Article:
When starting on preparing a new set of presentation slides, we often have 2 choices:
- To start with an empty set, and add old slides conservatively
- Twick an old set of slides to create a new one.
More and more, I find the first option a better one. Ideally, every presentation we make is essentially different from all its predecessors. If that doesn't happen to be the case with a particular presentation we intend to make, we should strongly review the justifiability of making it in the first place. So, once we decide on making the presentation, we should start with that point of novelty and build outward from it and add material as required. In the process, we may prefer to use material from earlier presentations.
The second option gives a feeling that we are reusing our earlier effort. But it puts severe mindblocks in thinking afresh. I inadvertantly tend to forcefit the new story into the old one. In the process, I sometimes completely lose track of the central point of the new presentation. And the worst thing to happen is when on stage I suddenly stumble on a slide I didn't expect to be there. The body language that moment speaks of the speaker's insincerity more than anything else. The audience doesn't view a presentation as a mass produced content from an intellectual factory. Every presentation should have an appearance of being hand-crafted for that particular audience.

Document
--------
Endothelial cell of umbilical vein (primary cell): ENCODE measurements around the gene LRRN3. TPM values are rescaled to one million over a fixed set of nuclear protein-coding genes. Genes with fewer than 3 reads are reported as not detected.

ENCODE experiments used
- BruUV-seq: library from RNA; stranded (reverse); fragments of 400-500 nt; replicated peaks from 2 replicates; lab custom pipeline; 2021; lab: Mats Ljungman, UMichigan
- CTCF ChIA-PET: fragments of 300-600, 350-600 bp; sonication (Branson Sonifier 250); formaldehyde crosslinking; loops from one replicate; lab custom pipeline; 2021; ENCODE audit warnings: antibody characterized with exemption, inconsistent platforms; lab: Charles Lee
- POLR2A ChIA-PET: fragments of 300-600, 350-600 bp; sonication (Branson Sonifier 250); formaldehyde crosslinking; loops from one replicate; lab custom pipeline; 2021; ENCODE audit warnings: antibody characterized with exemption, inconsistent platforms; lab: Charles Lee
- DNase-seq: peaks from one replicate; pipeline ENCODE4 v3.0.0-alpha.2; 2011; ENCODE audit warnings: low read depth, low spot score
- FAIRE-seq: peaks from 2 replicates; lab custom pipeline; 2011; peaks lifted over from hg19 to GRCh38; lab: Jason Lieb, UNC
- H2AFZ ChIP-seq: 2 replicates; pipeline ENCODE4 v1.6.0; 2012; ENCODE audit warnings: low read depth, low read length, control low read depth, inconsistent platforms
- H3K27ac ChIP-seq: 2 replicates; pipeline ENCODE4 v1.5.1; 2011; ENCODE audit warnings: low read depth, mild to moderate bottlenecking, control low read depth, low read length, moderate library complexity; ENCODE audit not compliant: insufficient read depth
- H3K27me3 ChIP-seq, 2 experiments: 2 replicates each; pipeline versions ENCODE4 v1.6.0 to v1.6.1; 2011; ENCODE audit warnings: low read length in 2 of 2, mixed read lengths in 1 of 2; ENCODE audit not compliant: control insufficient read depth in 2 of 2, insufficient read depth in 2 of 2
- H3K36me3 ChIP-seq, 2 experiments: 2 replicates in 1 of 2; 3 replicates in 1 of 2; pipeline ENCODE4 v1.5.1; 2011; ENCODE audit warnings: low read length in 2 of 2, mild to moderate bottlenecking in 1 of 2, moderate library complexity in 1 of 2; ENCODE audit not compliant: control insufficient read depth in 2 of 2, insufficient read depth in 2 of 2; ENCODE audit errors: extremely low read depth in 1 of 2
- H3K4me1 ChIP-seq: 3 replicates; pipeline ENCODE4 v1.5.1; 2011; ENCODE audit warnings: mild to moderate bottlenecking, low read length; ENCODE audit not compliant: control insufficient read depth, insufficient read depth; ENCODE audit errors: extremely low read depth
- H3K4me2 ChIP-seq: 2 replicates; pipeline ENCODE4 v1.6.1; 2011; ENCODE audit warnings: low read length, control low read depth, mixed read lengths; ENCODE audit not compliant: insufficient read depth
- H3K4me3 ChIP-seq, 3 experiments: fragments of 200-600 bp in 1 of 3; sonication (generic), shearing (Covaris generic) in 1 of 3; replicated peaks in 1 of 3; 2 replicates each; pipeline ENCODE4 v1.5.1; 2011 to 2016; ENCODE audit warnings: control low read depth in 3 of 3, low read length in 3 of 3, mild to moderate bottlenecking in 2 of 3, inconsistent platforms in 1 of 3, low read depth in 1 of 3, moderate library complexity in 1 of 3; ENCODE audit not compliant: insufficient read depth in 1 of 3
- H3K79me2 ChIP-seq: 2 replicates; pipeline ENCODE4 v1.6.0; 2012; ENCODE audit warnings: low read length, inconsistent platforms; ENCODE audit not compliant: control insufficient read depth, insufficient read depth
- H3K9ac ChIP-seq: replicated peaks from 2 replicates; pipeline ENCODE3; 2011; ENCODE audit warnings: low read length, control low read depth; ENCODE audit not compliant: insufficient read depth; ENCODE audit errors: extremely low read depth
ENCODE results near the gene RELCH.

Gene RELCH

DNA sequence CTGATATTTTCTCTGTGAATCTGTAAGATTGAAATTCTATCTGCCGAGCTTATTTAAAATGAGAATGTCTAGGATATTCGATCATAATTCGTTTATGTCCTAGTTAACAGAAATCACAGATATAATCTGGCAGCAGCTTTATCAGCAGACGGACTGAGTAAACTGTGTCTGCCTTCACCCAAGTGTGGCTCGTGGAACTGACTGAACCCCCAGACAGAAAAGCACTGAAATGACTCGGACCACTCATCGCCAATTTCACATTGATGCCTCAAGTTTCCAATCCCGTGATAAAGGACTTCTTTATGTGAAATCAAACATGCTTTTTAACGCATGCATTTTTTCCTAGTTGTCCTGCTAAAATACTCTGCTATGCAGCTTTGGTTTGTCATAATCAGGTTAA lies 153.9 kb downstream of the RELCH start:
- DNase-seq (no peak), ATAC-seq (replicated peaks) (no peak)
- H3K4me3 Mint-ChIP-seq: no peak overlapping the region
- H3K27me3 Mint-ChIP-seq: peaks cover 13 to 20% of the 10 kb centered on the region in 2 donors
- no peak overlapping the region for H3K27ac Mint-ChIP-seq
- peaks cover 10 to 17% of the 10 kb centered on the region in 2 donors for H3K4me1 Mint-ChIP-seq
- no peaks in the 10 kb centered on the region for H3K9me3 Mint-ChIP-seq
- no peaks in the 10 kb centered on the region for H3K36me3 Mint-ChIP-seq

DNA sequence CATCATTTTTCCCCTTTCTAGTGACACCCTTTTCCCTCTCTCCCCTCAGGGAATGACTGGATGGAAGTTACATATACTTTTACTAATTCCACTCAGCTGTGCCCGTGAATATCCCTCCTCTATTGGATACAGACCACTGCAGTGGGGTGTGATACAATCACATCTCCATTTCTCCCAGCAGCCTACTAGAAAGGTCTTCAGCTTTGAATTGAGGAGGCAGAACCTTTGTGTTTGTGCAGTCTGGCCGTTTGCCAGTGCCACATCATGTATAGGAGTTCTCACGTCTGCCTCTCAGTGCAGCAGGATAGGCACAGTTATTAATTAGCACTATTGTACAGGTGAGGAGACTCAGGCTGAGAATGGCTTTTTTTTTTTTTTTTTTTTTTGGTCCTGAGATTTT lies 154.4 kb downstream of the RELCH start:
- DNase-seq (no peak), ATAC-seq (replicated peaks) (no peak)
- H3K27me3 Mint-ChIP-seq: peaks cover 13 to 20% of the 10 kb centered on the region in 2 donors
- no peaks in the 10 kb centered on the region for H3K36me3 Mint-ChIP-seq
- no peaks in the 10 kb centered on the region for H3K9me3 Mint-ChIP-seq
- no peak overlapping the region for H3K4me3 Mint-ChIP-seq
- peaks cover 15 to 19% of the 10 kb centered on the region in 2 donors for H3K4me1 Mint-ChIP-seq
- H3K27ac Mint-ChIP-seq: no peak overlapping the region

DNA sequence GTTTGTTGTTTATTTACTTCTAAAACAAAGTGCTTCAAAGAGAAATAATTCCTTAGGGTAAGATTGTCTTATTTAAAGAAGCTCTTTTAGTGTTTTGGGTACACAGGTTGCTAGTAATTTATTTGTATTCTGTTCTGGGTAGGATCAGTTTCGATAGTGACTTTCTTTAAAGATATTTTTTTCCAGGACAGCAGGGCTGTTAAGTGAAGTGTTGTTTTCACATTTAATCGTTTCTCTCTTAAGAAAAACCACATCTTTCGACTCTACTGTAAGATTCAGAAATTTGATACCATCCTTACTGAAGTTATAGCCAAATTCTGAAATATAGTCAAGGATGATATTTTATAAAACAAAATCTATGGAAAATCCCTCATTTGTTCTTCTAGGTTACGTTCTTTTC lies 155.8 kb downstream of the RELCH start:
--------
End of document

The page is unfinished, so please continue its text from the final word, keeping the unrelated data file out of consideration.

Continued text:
The same holds for writeups and computer programs, to some extent.